08:30 - Philadelphia Fed Manufacturing Index (September): Expecting 17.7, August 18.9. The "Philly Fed" came off from levels of growth that were just amazing this summer. Don't get me wrong, the manufacturing sector in the Philadelphia district is still red hot, as evidenced by still-strong readings for New Orders as well as Unfilled Orders. That said, these levels in a strong economy would be sustainable. This survey is the highest profile of all of the regional Fed district surveys that we see on a monthly basis. This one also happens to be the macro event of the day.

09:00 - FHFA HPI (July): Expecting 0.4%, June 0.1% m/m. As far as home prices go, this measure of single family homes with mortgages backed by either Freddie Mac or Fannie Mae will not raise any eyebrows. The folks who focus on home prices will wait until Tuesday's Case-Shiller release before casting judgement upon July's performance.

10:00 - Leading Indicators (August): Expecting 0.2%, July 0.3% m/m. Speaking of macroeconomic data points that nobody follows, I give you the Conference Board's Index of Leading Indicators. Truth be told, there are probably some economists that will cite this number somewhere, but not a single trader will make a single trade based on how this one turns out. Everything in it has already been priced in anyway.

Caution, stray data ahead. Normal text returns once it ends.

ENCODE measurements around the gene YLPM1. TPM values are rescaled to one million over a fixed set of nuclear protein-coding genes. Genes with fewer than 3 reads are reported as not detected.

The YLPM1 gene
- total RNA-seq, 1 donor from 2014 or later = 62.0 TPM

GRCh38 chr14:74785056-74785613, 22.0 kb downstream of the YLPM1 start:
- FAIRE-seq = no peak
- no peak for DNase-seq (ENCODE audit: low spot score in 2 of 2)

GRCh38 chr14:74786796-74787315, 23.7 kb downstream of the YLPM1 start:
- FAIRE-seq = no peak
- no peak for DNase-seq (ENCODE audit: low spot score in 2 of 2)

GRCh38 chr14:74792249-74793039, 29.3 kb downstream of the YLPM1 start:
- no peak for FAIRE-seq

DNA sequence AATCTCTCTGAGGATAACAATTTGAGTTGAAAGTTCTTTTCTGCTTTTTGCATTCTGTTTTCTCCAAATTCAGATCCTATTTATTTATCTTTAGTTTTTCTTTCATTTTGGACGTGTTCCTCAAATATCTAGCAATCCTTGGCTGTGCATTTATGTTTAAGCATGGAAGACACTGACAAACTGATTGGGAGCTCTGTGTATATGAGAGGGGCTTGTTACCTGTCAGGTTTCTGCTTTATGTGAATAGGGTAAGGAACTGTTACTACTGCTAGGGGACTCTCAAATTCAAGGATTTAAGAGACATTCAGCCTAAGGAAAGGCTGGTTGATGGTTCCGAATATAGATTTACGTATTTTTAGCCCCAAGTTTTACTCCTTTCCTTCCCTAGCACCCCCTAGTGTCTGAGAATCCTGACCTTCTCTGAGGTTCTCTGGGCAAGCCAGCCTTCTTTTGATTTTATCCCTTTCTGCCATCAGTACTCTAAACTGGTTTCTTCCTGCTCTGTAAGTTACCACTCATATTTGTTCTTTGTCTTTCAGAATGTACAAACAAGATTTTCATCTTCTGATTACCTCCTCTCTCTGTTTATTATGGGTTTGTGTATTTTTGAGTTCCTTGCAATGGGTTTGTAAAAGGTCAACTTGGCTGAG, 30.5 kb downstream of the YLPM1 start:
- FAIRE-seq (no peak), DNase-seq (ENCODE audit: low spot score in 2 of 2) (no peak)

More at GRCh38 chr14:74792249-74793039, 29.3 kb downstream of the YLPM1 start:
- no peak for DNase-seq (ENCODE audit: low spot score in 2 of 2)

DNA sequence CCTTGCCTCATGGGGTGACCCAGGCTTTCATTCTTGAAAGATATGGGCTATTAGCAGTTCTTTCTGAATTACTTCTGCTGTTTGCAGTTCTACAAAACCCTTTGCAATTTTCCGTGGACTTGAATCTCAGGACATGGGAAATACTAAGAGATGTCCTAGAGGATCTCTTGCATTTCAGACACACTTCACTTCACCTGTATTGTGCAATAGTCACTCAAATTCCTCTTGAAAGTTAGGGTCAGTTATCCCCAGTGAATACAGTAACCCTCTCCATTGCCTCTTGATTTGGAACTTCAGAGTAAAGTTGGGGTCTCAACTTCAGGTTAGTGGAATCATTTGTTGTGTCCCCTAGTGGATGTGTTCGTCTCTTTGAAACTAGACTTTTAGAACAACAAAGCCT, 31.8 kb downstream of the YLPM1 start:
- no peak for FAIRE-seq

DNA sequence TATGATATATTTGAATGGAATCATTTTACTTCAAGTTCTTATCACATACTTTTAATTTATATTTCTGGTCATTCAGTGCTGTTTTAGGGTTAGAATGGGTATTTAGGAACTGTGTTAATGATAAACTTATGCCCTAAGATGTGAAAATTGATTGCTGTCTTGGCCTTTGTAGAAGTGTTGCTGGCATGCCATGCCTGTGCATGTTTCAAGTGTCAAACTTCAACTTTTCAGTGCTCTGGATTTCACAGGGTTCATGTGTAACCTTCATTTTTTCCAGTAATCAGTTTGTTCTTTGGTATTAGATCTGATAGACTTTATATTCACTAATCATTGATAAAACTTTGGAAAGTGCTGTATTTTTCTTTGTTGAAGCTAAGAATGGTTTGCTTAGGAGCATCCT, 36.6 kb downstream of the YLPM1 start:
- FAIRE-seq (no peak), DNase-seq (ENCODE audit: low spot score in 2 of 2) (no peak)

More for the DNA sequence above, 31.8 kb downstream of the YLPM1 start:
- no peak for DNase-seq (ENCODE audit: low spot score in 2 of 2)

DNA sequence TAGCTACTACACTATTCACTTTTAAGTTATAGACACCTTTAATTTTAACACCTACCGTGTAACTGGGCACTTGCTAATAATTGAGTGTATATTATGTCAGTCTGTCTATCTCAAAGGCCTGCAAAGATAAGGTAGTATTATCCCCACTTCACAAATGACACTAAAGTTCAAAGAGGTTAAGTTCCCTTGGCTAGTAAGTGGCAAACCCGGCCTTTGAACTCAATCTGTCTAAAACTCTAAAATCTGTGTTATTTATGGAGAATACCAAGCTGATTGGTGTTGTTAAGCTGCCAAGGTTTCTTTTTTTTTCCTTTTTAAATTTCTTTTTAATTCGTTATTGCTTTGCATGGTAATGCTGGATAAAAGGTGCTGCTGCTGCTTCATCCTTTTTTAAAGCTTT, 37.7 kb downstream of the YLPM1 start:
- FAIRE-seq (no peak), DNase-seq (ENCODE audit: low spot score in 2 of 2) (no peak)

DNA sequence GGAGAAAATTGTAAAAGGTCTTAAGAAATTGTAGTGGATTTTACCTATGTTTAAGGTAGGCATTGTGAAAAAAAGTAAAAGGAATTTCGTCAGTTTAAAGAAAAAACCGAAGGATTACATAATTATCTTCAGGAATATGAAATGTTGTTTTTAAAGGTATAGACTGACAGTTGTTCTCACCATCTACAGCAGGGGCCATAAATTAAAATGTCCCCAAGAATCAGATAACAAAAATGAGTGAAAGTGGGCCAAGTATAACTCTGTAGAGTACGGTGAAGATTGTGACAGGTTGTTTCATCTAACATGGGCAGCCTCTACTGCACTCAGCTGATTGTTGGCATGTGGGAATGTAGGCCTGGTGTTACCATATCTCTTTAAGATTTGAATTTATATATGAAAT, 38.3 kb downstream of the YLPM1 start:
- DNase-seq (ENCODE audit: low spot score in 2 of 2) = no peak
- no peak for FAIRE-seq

10:30 - Natural Gas Inventories (Weekly): Expecting +65B, Last Week +91B cubic feet. Market prices for Natural Gas hit four-month highs on Monday, and then did it again on Tuesday, before a Fed-inspired spike in U.S. dollar valuations led to some profit taking yesterday. Still, the storms have added some value to this commodity as the summer cooling season comes to a close, and with the needs of winter still far enough out. This series appears headed for a 25th consecutive weekly build today. You would think that I would remember one of these weeks, and not have to count the weekly prints. Nope.

Sarge's Trading Levels

These are my levels to watch today for where I think that the S&P 500, and the Russell 2000 might either pause or turn.

SPX: 2535, 2524, 2513, 2505, 2498, 2492

RUT: 1458, 1451, 1446, 1439, 1428, 1422

Today's Earnings Highlights (Consensus EPS Expectations)

Before the Open: SCHL (-1.34)

After the Close: PSDO (0.32)

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At the time of publication, Guilfolye was long NVDA, short TSLA equity, although positions may change at any time.